“We have confirmed, based on a recent investigation, that a copy of certain user account information was stolen from our network in late 2014 by what we believe is a state-sponsored actor. The account information may have included names, email addresses, telephone numbers, dates of birth, hashed passwords (the vast majority with bcrypt) and, in some cases, encrypted or unencrypted security questions and answers. The ongoing investigation suggests that stolen information did not include unprotected passwords, payment card data, or bank account information; payment card data and bank account information are not stored in the system that the investigation has found to be affected.”

“Yahoo believes that information associated with at least 500 million user accounts was stolen and the investigation has found no evidence that the state-sponsored actor is currently in Yahoo’s network. Yahoo is working closely with law enforcement on this matter.”

  • The Department of Justice (DOJ) indicted four people in connection with the 2014 attack, two Russian spies and two hackers, it announced in a press release on 15 March. The DOJ said:

“A grand jury in the Northern District of California has indicted four defendants, including two officers of the Russian Federal Security Service (FSB), for computer hacking, economic espionage and other criminal offenses in connection with a conspiracy, beginning in January 2014, to access Yahoo’s network and the contents of webmail accounts. The defendants are Dmitry Aleksandrovich Dokuchaev, 33, a Russian national and resident; Igor Anatolyevich Sushchin, 43, a Russian national and resident; Alexsey Alexseyevich Belan, aka ‘Magg,’ 29, a Russian national and resident; and Karim Baratov, aka ‘Kay,’ ‘Karim Taloverov’ and ‘Karim Akehmet Tokbergenov,’ 22, a Canadian national and a resident of Canada.”

  • In a press release published on 14 December 2016, Yahoo’s Lord said of the August 2013 data theft:

“We believe this incident is likely distinct from the incident we disclosed on September 22, 2016.”

What Yahoo Did to Protect User Accounts in December 2016 —

  • Yahoo said in its October account security update that in connection with its December 2016 announcement of the August 2013 theft, the company “took action to protect users beyond those identified at that time as potentially affected” by doing the the following:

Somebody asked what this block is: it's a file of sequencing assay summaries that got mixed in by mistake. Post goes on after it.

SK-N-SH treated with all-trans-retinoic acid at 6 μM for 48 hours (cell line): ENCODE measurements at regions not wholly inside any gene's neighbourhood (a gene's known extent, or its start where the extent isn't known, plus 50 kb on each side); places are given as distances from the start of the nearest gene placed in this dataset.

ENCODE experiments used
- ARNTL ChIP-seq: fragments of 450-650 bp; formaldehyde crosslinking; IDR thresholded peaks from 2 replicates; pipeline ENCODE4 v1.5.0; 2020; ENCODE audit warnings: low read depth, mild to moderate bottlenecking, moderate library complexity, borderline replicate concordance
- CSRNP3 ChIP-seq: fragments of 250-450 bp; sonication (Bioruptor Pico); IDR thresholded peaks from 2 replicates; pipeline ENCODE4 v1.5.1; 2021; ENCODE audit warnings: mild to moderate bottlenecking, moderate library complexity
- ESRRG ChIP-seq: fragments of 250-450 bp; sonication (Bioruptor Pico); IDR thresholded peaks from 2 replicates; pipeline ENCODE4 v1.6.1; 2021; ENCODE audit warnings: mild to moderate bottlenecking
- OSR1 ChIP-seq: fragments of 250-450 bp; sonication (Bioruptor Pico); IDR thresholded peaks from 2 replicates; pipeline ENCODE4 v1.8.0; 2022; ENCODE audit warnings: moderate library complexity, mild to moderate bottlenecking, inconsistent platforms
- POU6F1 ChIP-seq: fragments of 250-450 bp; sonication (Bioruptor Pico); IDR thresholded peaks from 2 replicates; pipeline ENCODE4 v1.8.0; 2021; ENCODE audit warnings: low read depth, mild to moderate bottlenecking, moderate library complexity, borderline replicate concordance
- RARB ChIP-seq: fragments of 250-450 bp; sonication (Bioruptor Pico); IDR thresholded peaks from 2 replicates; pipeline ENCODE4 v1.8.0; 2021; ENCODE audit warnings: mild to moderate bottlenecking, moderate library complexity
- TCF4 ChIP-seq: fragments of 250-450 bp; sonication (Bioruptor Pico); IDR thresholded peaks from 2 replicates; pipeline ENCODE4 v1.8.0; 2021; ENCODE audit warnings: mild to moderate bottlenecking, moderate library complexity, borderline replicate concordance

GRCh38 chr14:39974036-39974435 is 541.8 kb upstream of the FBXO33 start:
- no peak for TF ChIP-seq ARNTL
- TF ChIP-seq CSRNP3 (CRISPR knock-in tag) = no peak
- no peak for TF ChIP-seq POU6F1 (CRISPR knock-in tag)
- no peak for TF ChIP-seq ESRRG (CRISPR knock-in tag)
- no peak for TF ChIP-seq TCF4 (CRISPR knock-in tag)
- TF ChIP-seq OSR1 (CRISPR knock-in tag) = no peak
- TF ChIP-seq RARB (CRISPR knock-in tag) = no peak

• Required potentially affected users to change their passwords
    • Requiring all other users who had not changed their passwords since the time of the theft to do so
    • Invalidating unencrypted security questions and answers so they cannot be used to access an account
    • “[C]ontinuing to work closely with law enforcement” and continuing to “enhance our safeguards and systems that detect and prevent unauthorized access to user accounts”
  • Yahoo said it encourages all current users to take the following additional account security measures:
    • “Change your passwords and security questions and answers for any other accounts on which you used the same or similar information used for your Yahoo Account”
    • “Review your accounts for suspicious activity”
    • “Be cautious of any unsolicited communications that ask for your personal information or refer you to a web page asking for personal information”
    • “Avoid clicking on links or downloading attachments from suspicious emails”
    • “[C]onsider using Yahoo Account Key,” which is an authentication tool that completely eliminates the need to use a password on Yahoo

Reactions from Experts —

  • Wesley McGrew, a security expert at Horne Cyber, told CNN that it’s not out of the ordinary for external investigations of data breaches to find a greater number of victims than initially anticipated. McGrew said:

“This often happens with breaches, on a much smaller scale. Initially, the investigation establishes a set of compromised systems and data that encompasses a set of users, then later something is discovered that expands the compromised systems [or] access.”

“Remember, though, that the data breaches actually took place in 2013, so all this notifying took place three years after the fact. The news is also problematic as this means roughly 2 billion users didn’t get direct notifications. Yahoo points out, though, that it also notified all users of the breach on its website.”

  • Ben Johnson, Chief Technology Officer at Obsidian Security, told CNN that Yahoo may never be certain about exactly what data was stolen. Johnson said:

“The fact is attackers are having field days and the problem is only going to get worse.”

Stephanie Haney contributed to this report.

The Whim News Team
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The Whim News Desk

We'd rather be second and accurate than be first and wrong. The Whim News Desk is a dedicated team of researchers and investigators committed to presenting the news without bias. Follow us @TheWhimOnline for daily news coverage without the spin!